The Australian Curriculum sets out the core knowledge, understanding, skills and general capabilities important for all Australian students. It describes the learning entitlement of students as a foundation for their future learning, growth and active participation in the Australian community. It makes clear what all young Australians should learn as they progress through schooling. It is the foundation for high quality teaching to meet the needs of all Australian students.
The Australian Curriculum Assessment and Reporting Authority (ACARA) has developed the Australian Curriculum in consultation with states and territories. Education Authorities in each state and territory have responsibility for implementation of the Australian Curriculum and for supporting schools and teachers. QIC implements the learning areas, as they become available.
The Taxonomy of Educational Objectives, often called Bloom’s Taxonomy, is a classification of the different objectives that educators set for students (learning objectives). The taxonomy was proposed in 1956 by Benjamin Bloom, an educational psychologist at the University of Chicago. To add support to Bloom’s theories, Lorin Anderson, a former student of Bloom, revisited the cognitive domain in the taxonomy associated with learning, during the mid-nineties and made some important changes. The two most prominent changes that impacted on the practical understandings were 1) changing the names in the six categories from noun to verb forms, to indicate that the learning areas could be ‘done’ and 2) slightly rearranging them to place impact.
Bloom’s Taxonomy divides educational objectives into three “domains:” Affective, Psychomotor, and Cognitive. Like other taxonomies, Bloom’s is hierarchical; meaning that learning at the higher levels is dependent on having attained prerequisite knowledge and skills at lower levels (Orlich, et al. 2004). This scaffolding of information encourages educators to motivate their students to engage in learning and focus on all three domains, creating a more holistic form of education.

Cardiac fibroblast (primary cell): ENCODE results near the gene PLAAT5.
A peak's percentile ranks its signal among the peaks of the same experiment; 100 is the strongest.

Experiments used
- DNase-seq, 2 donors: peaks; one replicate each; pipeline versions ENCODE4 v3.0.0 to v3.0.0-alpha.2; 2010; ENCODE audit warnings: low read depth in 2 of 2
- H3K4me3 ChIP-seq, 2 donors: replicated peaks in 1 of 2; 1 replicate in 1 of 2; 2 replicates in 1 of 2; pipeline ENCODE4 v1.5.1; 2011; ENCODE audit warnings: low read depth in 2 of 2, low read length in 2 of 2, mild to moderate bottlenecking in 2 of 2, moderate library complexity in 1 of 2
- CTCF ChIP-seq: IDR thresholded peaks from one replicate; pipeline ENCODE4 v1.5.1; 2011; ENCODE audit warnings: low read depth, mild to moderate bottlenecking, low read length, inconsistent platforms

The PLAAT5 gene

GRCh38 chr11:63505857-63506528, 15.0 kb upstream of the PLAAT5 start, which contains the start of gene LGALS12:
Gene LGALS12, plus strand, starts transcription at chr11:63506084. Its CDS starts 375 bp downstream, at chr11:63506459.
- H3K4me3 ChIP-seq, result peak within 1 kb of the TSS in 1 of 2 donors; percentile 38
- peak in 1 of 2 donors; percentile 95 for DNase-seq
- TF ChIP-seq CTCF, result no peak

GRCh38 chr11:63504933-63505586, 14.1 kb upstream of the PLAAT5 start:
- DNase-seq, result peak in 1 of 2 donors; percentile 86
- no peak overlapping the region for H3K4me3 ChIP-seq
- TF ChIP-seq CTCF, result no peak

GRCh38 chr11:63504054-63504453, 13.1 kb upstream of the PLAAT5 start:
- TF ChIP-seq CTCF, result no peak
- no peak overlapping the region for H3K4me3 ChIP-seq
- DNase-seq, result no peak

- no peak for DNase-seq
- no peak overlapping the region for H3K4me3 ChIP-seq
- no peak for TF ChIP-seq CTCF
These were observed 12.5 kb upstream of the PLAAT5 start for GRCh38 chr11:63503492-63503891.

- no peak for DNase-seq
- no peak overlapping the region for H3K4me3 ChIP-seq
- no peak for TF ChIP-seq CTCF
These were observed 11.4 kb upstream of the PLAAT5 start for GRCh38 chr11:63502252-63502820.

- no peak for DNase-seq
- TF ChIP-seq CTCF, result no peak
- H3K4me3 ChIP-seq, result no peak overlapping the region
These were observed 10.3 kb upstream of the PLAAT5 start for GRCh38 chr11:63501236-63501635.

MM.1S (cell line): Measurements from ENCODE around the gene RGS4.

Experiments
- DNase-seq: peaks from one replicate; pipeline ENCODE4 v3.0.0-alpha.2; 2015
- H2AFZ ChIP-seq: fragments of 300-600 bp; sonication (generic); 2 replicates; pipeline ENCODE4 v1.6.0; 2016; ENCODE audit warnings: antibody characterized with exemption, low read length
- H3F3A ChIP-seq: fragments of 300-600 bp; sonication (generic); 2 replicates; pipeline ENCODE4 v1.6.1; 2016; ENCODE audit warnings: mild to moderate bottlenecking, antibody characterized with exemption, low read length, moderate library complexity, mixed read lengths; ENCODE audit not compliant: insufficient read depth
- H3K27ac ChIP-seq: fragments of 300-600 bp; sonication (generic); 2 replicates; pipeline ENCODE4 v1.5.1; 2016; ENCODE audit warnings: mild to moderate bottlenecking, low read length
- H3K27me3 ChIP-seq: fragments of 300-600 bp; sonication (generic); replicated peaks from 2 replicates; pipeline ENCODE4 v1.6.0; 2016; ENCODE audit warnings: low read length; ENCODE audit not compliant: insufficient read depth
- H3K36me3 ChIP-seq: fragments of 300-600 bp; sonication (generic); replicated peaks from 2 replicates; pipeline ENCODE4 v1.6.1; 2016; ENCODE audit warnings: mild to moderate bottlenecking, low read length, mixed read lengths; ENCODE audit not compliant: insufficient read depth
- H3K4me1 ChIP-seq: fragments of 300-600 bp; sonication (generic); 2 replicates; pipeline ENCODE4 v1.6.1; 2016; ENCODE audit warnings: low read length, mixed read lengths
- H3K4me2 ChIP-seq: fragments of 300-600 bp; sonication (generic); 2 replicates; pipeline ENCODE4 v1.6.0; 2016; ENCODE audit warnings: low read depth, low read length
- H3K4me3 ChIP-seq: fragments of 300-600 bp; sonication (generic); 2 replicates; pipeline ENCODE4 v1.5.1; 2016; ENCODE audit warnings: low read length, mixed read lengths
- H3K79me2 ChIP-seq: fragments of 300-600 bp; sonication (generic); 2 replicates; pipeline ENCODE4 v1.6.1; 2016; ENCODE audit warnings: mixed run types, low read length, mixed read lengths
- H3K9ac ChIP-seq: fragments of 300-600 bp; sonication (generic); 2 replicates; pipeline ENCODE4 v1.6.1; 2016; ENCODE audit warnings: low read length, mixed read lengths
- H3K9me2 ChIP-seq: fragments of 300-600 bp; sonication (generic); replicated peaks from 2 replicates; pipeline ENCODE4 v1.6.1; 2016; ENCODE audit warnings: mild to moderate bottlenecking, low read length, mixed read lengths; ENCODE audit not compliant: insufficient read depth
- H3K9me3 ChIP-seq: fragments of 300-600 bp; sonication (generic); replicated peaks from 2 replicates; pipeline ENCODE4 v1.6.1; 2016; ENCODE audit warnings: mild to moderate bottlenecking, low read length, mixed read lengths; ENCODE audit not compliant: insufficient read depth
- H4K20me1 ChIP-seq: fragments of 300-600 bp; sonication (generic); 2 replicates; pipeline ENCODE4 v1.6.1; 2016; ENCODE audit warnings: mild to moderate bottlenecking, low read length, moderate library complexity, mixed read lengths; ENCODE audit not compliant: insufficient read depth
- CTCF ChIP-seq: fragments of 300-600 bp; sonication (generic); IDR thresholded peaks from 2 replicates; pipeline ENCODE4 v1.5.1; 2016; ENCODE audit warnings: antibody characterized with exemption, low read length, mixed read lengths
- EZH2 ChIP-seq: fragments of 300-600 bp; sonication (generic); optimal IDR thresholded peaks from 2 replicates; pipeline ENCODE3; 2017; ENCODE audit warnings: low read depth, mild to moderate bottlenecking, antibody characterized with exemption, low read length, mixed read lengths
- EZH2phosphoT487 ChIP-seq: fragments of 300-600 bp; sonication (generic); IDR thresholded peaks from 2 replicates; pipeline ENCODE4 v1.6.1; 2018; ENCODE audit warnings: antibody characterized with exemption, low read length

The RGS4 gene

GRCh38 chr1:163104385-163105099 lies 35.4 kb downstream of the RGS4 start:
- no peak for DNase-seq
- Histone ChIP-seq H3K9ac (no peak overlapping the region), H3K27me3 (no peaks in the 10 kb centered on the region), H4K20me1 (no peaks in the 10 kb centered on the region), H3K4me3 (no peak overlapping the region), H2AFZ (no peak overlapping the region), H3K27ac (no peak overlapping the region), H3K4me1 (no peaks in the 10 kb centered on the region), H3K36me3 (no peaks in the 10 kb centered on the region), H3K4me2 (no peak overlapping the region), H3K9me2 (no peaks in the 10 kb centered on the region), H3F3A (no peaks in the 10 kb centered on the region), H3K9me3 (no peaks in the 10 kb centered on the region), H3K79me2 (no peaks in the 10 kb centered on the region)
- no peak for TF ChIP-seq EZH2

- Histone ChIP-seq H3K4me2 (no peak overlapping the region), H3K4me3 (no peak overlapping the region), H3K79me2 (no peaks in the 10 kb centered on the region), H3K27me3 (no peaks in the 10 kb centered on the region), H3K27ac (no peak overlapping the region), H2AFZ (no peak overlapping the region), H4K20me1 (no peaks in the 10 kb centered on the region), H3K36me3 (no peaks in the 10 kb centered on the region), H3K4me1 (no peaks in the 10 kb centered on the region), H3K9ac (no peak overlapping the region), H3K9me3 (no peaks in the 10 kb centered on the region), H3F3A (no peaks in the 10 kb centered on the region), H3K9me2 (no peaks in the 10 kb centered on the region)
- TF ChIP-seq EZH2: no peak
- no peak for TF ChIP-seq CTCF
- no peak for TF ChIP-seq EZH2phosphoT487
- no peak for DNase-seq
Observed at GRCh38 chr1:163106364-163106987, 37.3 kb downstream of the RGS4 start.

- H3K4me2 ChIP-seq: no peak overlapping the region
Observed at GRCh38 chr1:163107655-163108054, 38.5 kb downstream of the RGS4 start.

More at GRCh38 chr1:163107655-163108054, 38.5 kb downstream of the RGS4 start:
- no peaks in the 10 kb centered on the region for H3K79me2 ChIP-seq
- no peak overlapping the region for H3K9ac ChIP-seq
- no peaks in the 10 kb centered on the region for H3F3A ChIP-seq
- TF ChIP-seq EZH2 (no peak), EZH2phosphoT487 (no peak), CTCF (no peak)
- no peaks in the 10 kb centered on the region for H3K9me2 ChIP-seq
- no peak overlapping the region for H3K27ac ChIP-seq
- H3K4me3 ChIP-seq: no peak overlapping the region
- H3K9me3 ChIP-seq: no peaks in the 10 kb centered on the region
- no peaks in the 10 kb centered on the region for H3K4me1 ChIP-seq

Skills in the affective domain describe the way people react emotionally and their ability to feel another living thing’s pain or joy. Affective objectives typically target the awareness and growth in attitudes, emotion, and feelings.
There are five levels in the affective domain moving through the lowest thinking order processes to the highest thinking order:
The lowest level; the student passively pays attention. Without this level no learning can occur.
The student actively participates in the learning process, not only attends to a stimulus; the student also reacts in some way.
The student attaches a value to an object, phenomenon, or piece of information.
The student can put together different values, information, and ideas and accommodate them within his/her own schema; comparing, relating and elaborating on what has been learned.
The student holds a particular value or belief that now exerts influence on his/her behaviour so that it becomes a characteristic.
Skills in the psychomotor domain describe the ability to physically manipulate a tool or instrument like a hand or a hammer. Psychomotor objectives usually focus on change and/or development in behavior and/or skills.
Bloom and his colleagues never created subcategories for skills in the psychomotor domain, but since then other educators have created their own psychomotor taxonomies.